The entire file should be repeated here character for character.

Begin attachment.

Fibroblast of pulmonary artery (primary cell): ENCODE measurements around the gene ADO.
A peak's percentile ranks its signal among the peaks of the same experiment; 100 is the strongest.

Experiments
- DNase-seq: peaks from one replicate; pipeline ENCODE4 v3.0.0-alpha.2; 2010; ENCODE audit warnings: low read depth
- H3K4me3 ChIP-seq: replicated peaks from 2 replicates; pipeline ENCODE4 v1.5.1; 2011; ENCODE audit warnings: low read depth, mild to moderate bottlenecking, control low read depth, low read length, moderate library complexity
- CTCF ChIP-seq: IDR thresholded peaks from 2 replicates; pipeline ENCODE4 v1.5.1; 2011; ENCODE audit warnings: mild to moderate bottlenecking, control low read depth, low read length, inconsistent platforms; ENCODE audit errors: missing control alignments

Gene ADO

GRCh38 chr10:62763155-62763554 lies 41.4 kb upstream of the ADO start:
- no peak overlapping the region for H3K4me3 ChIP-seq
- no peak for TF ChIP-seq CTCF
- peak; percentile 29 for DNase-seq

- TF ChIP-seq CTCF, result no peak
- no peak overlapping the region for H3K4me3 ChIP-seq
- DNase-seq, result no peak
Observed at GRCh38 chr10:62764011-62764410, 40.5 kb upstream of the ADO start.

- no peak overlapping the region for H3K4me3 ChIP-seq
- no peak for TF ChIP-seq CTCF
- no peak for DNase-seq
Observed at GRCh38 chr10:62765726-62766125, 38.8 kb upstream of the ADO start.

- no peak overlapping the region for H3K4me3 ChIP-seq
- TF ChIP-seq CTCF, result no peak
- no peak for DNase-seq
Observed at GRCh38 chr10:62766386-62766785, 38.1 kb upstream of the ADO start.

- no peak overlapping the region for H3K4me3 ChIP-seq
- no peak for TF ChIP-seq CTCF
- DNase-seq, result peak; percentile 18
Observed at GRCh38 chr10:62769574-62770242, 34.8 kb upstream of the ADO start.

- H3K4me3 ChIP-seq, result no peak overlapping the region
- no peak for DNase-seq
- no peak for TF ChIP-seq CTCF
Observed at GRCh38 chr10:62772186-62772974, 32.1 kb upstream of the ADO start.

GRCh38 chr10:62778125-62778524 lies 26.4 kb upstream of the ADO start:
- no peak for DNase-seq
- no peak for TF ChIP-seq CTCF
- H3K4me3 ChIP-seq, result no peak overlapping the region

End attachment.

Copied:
Fibroblast of pulmonary artery (primary cell): ENCODE measurements around the gene ADO.
A peak's percentile ranks its signal among the peaks of the same experiment; 100 is the strongest.

Experiments
- DNase-seq: peaks from one replicate; pipeline ENCODE4 v3.0.0-alpha.2; 2010; ENCODE audit warnings: low read depth
- H3K4me3 ChIP-seq: replicated peaks from 2 replicates; pipeline ENCODE4 v1.5.1; 2011; ENCODE audit warnings: low read depth, mild to moderate bottlenecking, control low read depth, low read length, moderate library complexity
- CTCF ChIP-seq: IDR thresholded peaks from 2 replicates; pipeline ENCODE4 v1.5.1; 2011; ENCODE audit warnings: mild to moderate bottlenecking, control low read depth, low read length, inconsistent platforms; ENCODE audit errors: missing control alignments

Gene ADO

GRCh38 chr10:62763155-62763554 lies 41.4 kb upstream of the ADO start:
- no peak overlapping the region for H3K4me3 ChIP-seq
- no peak for TF ChIP-seq CTCF
- peak; percentile 29 for DNase-seq

- TF ChIP-seq CTCF, result no peak
- no peak overlapping the region for H3K4me3 ChIP-seq
- DNase-seq, result no peak
Observed at GRCh38 chr10:62764011-62764410, 40.5 kb upstream of the ADO start.

- no peak overlapping the region for H3K4me3 ChIP-seq
- no peak for TF ChIP-seq CTCF
- no peak for DNase-seq
Observed at GRCh38 chr10:62765726-62766125, 38.8 kb upstream of the ADO start.

- no peak overlapping the region for H3K4me3 ChIP-seq
- TF ChIP-seq CTCF, result no peak
- no peak for DNase-seq
Observed at GRCh38 chr10:62766386-62766785, 38.1 kb upstream of the ADO start.

- no peak overlapping the region for H3K4me3 ChIP-seq
- no peak for TF ChIP-seq CTCF
- DNase-seq, result peak; percentile 18
Observed at GRCh38 chr10:62769574-62770242, 34.8 kb upstream of the ADO start.

- H3K4me3 ChIP-seq, result no peak overlapping the region
- no peak for DNase-seq
- no peak for TF ChIP-seq CTCF
Observed at GRCh38 chr10:62772186-62772974, 32.1 kb upstream of the ADO start.

GRCh38 chr10:62778125-62778524 lies 26.4 kb upstream of the ADO start:
- no peak for DNase-seq
- no peak for TF ChIP-seq CTCF
- H3K4me3 ChIP-seq, result no peak overlapping the region